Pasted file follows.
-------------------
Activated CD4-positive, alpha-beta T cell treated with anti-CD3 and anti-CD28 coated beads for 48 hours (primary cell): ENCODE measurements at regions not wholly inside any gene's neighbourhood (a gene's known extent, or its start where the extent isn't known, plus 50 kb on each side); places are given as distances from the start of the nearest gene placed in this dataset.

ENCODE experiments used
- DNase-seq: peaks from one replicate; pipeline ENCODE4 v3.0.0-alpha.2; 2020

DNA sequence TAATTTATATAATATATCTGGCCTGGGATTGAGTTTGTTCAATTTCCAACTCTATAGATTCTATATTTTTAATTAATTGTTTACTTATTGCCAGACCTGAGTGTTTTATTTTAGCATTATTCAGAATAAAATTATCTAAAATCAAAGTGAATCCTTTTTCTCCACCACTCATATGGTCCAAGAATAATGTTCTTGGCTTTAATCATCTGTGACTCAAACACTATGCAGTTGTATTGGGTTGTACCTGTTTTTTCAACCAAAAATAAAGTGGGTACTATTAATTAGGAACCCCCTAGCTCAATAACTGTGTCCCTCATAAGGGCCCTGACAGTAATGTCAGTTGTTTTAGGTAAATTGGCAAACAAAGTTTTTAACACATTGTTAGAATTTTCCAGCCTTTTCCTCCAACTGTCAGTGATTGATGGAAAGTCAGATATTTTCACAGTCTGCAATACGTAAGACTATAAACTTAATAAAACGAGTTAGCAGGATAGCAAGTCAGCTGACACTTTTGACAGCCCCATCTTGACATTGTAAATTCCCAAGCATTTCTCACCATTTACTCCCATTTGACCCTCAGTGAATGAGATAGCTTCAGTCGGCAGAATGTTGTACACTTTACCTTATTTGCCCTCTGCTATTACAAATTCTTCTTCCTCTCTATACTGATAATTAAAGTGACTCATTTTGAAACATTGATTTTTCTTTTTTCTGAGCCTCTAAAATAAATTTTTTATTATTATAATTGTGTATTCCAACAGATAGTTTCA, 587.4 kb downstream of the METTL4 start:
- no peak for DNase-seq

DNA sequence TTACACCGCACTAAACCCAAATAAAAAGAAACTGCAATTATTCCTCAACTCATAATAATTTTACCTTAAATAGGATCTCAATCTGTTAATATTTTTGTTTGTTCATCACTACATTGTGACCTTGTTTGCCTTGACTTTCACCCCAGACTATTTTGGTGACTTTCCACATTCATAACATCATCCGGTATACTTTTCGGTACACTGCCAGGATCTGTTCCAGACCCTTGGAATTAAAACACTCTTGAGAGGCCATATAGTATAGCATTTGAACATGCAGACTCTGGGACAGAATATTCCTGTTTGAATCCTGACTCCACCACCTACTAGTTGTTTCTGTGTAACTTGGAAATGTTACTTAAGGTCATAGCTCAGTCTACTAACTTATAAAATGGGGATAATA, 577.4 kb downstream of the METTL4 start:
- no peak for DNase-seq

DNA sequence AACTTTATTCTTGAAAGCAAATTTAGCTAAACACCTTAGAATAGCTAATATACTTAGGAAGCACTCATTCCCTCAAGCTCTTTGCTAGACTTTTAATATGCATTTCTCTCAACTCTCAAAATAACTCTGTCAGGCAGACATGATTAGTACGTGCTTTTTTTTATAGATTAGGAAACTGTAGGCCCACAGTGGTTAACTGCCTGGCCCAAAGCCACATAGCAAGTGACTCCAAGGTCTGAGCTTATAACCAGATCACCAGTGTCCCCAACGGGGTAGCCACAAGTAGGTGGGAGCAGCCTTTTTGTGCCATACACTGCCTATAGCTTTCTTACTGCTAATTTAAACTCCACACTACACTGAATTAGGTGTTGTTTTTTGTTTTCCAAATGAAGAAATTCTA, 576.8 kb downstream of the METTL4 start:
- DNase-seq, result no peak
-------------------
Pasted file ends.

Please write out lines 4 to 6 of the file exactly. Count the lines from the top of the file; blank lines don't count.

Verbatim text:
DNA sequence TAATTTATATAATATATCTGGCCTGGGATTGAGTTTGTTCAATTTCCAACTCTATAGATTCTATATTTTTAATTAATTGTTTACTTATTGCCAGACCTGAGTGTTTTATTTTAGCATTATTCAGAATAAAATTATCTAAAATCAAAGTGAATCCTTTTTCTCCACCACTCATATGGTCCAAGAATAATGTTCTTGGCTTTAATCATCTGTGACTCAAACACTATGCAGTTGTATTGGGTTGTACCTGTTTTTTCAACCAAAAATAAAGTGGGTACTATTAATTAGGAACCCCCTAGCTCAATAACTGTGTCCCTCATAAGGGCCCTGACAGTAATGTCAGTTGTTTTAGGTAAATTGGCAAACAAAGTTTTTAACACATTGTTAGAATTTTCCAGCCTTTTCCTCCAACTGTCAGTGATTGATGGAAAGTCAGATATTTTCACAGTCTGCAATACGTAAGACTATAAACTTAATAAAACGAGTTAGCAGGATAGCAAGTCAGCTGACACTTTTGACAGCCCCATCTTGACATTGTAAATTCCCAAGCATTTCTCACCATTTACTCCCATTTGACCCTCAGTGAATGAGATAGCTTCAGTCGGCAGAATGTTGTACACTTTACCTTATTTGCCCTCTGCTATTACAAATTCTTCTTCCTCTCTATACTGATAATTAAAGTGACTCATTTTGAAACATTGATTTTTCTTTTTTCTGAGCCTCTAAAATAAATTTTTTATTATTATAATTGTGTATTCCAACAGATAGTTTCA, 587.4 kb downstream of the METTL4 start:
- no peak for DNase-seq

DNA sequence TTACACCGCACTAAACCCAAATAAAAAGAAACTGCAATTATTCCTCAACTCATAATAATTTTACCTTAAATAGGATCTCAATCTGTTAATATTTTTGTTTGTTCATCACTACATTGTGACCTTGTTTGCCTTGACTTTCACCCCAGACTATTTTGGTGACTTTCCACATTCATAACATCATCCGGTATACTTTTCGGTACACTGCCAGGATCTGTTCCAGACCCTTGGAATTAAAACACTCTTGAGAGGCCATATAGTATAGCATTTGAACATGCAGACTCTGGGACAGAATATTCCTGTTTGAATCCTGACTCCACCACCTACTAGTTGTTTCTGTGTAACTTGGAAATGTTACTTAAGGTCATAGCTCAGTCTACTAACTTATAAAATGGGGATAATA, 577.4 kb downstream of the METTL4 start: